In closing this review, it is worth noting that this book, like many of the documents it studies, is the work of more than one individual. Bertrand’s translator, Graham Robert Edwards, has done an admirable job, to the extent that the highest praise this reviewer can give is to say that one would have little reason to suspect that this was a work of translation were it not announced on the title-page. Indeed, there are only a few instances when the original French bleeds through, such as when cartularies are described as being »like overblown balloons; if they did not explode, they certainly began to lose credibility« (p. 37). (The original – »Les cartulaires, gonflés comme des baudruches, explosent ou ne sont plus crédibles« – is at once elegant and concise in a way that is difficult to capture in English.) Likewise, »une horreur du vide« should probably have been translated as an abhorrence or dislike of empty space, rather than »a horror« (p. 181), while to describe the work of another scholar as being pursued with »febrile enthusiasm« (p. 248), rendered in the original as »avec fébrilité et enthousiasme«, is to retain a flourish that a scholar writing directly in English would almost certainly never use. In some instances, however, there is little Edwards can do – there is simply no better way to translate »parasitage documentaire« than the clunky »parasitised documents« (p. 91).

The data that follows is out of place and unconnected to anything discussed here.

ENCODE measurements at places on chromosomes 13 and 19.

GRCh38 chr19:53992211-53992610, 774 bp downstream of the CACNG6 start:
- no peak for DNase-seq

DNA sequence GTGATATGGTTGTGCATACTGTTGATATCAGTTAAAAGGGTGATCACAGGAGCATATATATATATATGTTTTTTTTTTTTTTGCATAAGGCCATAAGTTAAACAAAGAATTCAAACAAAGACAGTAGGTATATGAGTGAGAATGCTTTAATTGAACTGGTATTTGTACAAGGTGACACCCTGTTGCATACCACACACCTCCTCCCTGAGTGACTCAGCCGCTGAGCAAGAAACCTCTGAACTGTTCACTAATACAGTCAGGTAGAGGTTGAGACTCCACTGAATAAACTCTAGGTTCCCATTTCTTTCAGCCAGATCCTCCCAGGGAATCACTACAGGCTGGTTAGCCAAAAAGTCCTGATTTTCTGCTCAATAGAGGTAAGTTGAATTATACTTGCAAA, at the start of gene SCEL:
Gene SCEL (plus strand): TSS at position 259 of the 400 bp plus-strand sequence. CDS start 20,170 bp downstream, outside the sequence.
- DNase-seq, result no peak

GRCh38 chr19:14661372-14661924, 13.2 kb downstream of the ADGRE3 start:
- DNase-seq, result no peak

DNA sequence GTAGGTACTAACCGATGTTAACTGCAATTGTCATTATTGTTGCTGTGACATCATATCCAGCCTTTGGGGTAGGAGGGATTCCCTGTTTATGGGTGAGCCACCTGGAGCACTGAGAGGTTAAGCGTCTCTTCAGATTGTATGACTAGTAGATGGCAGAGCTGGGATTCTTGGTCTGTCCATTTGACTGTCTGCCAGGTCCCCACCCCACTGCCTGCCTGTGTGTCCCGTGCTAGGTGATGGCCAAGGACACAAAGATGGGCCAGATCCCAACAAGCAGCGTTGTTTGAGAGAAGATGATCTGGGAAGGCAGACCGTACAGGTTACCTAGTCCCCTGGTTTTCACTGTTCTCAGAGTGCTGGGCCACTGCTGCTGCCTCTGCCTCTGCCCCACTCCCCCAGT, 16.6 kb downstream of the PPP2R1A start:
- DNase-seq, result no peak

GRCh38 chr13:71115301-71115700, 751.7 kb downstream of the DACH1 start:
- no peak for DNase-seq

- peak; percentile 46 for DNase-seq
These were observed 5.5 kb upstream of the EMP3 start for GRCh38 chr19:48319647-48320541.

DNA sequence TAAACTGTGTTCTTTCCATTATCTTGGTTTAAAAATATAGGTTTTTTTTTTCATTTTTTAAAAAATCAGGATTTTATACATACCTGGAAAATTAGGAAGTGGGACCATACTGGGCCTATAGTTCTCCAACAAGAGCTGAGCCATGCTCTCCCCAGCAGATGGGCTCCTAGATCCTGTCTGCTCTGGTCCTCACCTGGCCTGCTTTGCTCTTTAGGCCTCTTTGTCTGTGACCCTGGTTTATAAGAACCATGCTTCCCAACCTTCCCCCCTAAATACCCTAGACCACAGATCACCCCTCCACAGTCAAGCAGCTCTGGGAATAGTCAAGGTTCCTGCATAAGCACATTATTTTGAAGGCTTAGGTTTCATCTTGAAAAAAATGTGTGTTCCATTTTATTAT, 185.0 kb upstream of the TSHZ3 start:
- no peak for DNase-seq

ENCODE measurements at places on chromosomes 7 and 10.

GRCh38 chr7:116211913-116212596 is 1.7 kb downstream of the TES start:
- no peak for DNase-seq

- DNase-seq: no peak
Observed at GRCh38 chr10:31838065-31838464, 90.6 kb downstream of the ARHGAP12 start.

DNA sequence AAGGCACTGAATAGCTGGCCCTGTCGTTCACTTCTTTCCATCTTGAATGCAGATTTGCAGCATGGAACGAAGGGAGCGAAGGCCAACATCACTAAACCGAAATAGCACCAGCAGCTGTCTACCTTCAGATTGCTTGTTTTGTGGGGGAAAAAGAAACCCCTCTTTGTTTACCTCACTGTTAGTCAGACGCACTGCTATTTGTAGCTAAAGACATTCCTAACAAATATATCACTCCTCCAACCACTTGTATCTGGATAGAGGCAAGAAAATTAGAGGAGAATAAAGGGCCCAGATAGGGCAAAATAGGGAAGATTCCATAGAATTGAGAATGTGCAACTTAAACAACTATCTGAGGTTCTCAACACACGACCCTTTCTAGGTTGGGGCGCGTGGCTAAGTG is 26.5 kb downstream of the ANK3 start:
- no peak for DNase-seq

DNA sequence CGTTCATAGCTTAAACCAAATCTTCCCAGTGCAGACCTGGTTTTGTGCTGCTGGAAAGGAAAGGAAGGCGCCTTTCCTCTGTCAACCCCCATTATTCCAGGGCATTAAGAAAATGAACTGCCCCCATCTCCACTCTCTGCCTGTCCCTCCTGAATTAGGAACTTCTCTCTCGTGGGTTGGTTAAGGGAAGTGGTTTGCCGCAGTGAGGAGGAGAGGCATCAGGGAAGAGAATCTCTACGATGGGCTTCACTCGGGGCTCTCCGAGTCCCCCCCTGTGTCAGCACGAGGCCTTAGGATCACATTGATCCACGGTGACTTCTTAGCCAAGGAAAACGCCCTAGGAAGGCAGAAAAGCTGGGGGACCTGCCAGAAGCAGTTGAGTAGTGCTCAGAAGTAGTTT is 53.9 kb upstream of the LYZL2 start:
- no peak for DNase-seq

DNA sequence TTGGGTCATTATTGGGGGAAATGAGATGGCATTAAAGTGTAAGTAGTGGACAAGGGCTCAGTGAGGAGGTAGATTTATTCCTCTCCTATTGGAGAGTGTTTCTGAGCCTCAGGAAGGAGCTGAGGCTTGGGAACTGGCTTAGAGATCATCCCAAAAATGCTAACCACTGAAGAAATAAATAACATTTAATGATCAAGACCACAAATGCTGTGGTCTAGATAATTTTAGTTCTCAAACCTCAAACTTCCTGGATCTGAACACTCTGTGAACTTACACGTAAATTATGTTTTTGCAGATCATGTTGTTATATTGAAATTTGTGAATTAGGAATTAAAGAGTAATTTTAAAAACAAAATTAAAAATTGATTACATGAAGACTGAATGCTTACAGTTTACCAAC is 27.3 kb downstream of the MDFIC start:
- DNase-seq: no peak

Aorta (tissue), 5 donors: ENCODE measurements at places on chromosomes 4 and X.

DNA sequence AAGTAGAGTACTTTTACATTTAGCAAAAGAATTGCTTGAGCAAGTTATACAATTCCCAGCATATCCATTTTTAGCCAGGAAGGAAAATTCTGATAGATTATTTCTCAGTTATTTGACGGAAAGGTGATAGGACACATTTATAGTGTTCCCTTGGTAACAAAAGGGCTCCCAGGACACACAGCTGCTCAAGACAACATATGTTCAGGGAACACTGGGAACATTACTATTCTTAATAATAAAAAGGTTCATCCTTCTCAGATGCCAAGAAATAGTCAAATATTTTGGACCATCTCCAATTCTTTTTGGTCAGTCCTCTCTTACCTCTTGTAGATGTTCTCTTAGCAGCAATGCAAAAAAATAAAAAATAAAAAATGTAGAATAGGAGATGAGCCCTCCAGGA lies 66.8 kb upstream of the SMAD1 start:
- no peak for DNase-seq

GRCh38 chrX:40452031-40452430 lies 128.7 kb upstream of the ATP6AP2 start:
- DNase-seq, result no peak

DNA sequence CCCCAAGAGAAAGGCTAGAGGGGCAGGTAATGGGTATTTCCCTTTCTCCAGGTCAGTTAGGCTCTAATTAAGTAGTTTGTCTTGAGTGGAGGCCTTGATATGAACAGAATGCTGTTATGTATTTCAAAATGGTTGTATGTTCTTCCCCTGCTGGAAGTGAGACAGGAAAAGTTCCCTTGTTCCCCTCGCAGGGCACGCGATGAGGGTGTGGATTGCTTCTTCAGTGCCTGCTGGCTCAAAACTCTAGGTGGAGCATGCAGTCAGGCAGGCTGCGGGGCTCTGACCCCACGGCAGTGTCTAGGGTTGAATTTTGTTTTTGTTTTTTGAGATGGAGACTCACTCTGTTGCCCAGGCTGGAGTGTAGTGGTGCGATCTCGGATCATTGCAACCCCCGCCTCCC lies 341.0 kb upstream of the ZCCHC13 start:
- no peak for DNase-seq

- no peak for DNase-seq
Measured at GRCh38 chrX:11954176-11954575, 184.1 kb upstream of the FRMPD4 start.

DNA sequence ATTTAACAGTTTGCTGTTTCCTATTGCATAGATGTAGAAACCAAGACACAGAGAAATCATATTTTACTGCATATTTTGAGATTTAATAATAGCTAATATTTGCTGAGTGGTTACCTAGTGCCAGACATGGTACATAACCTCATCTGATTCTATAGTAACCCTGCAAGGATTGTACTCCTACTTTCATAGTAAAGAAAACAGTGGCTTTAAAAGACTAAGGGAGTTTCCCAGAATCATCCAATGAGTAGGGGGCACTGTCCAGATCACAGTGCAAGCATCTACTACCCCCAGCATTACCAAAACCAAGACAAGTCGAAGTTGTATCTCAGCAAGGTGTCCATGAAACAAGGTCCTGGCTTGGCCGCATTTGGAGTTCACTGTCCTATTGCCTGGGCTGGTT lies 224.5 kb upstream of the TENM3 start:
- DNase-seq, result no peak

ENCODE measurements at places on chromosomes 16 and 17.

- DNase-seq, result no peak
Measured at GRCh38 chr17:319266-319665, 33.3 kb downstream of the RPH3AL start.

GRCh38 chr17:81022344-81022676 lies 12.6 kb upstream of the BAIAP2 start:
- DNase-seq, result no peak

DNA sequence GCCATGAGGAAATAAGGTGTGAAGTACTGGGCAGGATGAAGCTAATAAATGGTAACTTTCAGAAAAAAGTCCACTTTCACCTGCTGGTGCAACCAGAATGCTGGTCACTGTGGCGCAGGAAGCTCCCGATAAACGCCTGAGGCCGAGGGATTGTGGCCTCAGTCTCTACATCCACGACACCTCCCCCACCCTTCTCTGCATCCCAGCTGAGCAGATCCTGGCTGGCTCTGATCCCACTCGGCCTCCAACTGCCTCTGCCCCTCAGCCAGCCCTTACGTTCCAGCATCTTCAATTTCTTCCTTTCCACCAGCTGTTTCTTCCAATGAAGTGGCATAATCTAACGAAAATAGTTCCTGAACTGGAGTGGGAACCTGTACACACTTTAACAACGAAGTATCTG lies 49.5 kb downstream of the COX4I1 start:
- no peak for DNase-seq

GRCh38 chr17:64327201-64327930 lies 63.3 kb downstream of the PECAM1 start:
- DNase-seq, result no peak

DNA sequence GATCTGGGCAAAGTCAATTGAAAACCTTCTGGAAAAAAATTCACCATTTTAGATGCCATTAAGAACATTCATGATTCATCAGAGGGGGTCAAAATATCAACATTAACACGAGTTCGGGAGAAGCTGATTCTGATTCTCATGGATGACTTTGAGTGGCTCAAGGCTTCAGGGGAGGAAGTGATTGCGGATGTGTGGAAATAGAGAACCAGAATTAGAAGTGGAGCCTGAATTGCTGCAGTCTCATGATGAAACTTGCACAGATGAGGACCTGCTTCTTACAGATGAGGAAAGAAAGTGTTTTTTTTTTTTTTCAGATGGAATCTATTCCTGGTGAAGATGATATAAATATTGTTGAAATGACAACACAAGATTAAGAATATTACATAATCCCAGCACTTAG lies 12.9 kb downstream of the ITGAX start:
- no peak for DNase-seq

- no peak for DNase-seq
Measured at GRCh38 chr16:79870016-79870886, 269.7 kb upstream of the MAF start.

If there is anything to complain about with this important and stimulating book in comparison with its equally important and stimulating French counterpart, it is on the issues of appearance and price. Thus, unlike in the original, the numerous illustrations are reproduced in black and white rather than colour. This particular shortfall has both aesthetic and practical consequences, especially when Bernard turns his attention to rubrication and the use of colours (p. 202–212), frequently referring to illustrations that lack the very colour to which he wishes to draw the reader’s attention. As for price, the French version retails for a very reasonable 32 €, while the translation reviewed here is a whopping 120 €, thereby meaning that the student audience for whom its contents would be most useful are likely to find it unaffordable (as are many university libraries).
Happily, at the time of writing, the French original is available for free download online4. As such, this reviewer would advise anyone interested in Bernard’s work to download (or purchase, if so inclined) this version. That said, in either English or French, the reader will discover a book that is of importance not just for those scholars interested in the period and documents at its heart, but for anyone wanting to understand more about the development and control of the written word throughout the Middle Ages.
Zitationsempfehlung/Pour citer cet article:
Richard Allen, Rezension von/compte rendu de: Paul Bertrand, Documenting the Everyday in Medieval Europe. The Social Dimensions of a Writing Revolution, 1250–1350. Translated by Graham Robert Edwards, Turnhout (Brepols) 2019, X–491 p., 81 b/w fig., 39 graphs (Utrecht Studies in Medieval Literacy, 42), ISBN 978-2-503-57990-0, EUR 120,00., in: Francia-Recensio 2020/2, Mittelalter – Moyen Âge (500–1500), DOI: https://doi.org/10.11588/frrec.2020.2.73211